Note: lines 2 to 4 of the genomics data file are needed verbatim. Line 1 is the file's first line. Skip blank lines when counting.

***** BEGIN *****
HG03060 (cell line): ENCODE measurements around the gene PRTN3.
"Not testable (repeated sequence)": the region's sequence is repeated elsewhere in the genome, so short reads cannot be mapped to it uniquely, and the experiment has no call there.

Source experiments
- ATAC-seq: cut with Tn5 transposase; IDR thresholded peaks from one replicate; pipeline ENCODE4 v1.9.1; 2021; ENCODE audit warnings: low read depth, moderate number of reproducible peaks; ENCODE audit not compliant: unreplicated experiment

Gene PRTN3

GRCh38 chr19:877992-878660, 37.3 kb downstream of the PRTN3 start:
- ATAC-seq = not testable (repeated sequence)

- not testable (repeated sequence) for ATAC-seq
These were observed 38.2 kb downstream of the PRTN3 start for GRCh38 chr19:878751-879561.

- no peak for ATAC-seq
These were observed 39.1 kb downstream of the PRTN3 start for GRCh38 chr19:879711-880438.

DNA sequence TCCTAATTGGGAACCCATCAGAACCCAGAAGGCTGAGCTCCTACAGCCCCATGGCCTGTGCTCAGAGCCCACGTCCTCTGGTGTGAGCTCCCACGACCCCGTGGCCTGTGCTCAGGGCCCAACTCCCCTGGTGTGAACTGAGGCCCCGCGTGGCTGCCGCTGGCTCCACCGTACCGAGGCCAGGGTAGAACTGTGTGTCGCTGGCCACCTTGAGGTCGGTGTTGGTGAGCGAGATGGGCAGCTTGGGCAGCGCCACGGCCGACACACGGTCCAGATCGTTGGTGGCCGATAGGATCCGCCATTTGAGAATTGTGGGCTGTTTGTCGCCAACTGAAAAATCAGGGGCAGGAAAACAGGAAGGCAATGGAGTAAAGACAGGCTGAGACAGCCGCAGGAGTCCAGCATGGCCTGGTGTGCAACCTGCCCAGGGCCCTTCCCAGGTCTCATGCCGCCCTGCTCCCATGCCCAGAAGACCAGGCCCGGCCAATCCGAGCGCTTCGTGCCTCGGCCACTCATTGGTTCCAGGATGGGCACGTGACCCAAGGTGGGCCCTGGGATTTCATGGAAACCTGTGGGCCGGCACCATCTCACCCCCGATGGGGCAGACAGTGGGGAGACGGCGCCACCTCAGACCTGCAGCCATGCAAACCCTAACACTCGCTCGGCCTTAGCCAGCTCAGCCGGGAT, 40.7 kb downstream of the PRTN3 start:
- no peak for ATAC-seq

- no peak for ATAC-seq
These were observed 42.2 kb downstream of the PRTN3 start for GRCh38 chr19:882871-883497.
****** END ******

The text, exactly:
"Not testable (repeated sequence)": the region's sequence is repeated elsewhere in the genome, so short reads cannot be mapped to it uniquely, and the experiment has no call there.

Source experiments
- ATAC-seq: cut with Tn5 transposase; IDR thresholded peaks from one replicate; pipeline ENCODE4 v1.9.1; 2021; ENCODE audit warnings: low read depth, moderate number of reproducible peaks; ENCODE audit not compliant: unreplicated experiment